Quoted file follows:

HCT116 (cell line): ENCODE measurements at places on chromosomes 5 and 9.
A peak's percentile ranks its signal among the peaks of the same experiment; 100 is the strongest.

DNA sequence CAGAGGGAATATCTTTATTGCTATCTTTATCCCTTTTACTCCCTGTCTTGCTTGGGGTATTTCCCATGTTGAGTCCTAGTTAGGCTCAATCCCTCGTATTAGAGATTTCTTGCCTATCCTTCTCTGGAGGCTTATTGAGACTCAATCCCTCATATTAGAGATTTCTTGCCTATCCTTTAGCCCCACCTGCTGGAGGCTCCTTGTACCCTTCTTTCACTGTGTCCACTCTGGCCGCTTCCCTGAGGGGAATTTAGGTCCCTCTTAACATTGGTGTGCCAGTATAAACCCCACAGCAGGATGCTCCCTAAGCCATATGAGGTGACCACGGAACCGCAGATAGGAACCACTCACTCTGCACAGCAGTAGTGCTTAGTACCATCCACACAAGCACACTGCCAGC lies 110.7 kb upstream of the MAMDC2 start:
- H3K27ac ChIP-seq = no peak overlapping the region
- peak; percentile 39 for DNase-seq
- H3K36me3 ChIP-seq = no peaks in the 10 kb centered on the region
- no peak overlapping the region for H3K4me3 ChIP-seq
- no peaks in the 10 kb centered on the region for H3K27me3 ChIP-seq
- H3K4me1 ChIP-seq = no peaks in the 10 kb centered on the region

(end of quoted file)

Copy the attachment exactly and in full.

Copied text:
HCT116 (cell line): ENCODE measurements at places on chromosomes 5 and 9.
A peak's percentile ranks its signal among the peaks of the same experiment; 100 is the strongest.

DNA sequence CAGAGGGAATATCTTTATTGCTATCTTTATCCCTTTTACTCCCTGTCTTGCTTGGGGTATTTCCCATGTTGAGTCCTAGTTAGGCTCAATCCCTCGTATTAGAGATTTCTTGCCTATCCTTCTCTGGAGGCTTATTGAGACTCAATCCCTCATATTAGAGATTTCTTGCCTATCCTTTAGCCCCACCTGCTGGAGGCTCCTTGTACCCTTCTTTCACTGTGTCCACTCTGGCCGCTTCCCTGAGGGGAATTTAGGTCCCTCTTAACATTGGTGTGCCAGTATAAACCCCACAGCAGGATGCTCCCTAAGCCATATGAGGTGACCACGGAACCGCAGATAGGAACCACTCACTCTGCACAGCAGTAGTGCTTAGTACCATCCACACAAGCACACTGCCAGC lies 110.7 kb upstream of the MAMDC2 start:
- H3K27ac ChIP-seq = no peak overlapping the region
- peak; percentile 39 for DNase-seq
- H3K36me3 ChIP-seq = no peaks in the 10 kb centered on the region
- no peak overlapping the region for H3K4me3 ChIP-seq
- no peaks in the 10 kb centered on the region for H3K27me3 ChIP-seq
- H3K4me1 ChIP-seq = no peaks in the 10 kb centered on the region